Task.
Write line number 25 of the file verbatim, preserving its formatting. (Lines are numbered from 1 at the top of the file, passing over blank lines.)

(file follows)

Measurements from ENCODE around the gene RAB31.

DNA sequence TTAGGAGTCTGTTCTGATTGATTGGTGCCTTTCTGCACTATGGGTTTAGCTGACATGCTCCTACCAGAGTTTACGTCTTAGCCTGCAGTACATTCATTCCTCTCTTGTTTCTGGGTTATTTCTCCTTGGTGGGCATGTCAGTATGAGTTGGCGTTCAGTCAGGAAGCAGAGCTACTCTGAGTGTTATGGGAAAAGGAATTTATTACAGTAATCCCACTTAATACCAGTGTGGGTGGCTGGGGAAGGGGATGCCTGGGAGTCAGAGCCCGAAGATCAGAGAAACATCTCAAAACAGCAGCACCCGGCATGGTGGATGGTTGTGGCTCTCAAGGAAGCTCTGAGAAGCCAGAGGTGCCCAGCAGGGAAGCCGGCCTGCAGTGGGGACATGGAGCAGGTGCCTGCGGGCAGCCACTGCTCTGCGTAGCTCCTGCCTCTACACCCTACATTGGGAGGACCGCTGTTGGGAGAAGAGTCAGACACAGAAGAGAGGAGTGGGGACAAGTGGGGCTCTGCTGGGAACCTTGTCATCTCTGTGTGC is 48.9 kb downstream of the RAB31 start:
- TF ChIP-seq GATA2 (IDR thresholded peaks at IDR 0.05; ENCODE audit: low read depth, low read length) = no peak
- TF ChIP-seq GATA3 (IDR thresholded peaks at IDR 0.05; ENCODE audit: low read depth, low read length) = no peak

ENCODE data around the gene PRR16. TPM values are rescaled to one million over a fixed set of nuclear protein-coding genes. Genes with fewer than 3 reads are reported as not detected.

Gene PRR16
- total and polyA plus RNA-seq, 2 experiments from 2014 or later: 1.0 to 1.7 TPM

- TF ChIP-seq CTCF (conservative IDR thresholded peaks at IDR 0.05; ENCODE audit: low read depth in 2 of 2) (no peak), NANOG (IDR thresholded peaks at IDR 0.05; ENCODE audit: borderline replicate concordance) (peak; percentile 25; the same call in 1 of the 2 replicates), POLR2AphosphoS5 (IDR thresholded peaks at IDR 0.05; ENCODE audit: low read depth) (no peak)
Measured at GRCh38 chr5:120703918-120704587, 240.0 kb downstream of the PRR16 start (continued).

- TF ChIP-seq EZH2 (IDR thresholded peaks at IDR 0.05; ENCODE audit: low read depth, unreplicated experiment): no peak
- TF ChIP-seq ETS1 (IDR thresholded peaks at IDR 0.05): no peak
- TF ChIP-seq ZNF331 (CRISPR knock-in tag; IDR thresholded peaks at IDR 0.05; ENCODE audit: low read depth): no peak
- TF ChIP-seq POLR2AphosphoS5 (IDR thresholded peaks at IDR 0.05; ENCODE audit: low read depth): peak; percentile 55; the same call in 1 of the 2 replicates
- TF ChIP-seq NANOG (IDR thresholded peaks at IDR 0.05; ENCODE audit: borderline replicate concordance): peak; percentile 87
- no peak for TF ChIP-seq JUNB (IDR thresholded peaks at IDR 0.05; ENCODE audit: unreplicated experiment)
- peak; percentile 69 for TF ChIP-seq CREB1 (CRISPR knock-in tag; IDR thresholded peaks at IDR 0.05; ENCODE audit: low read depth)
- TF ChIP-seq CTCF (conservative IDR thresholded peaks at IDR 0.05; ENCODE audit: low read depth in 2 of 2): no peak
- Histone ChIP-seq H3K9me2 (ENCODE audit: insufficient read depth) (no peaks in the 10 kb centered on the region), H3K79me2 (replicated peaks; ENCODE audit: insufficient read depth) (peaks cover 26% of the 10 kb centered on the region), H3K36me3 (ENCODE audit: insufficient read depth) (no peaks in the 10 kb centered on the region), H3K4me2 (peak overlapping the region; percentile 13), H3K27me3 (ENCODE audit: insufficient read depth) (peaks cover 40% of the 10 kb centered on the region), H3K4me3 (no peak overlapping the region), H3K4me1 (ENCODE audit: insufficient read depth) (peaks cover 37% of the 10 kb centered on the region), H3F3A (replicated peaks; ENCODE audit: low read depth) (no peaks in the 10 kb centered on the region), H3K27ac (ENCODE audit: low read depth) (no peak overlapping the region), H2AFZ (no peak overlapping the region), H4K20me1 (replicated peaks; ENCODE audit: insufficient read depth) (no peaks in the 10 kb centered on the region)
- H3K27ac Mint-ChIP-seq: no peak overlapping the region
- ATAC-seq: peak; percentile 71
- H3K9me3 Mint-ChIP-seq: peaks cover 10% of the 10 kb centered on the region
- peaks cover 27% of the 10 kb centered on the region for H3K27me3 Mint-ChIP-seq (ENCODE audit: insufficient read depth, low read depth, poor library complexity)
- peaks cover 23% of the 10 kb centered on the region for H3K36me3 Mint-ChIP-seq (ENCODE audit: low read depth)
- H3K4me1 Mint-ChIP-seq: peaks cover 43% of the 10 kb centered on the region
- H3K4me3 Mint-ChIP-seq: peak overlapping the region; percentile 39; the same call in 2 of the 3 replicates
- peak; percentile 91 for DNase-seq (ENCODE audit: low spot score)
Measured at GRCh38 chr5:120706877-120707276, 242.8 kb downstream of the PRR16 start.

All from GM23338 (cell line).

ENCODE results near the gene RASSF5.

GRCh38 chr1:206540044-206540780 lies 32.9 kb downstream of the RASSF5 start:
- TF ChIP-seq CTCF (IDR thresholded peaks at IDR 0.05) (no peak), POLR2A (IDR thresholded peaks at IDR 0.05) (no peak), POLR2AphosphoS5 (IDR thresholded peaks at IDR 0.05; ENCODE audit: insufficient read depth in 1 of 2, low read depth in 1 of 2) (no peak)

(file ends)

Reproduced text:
- H3K4me3 Mint-ChIP-seq: peak overlapping the region; percentile 39; the same call in 2 of the 3 replicates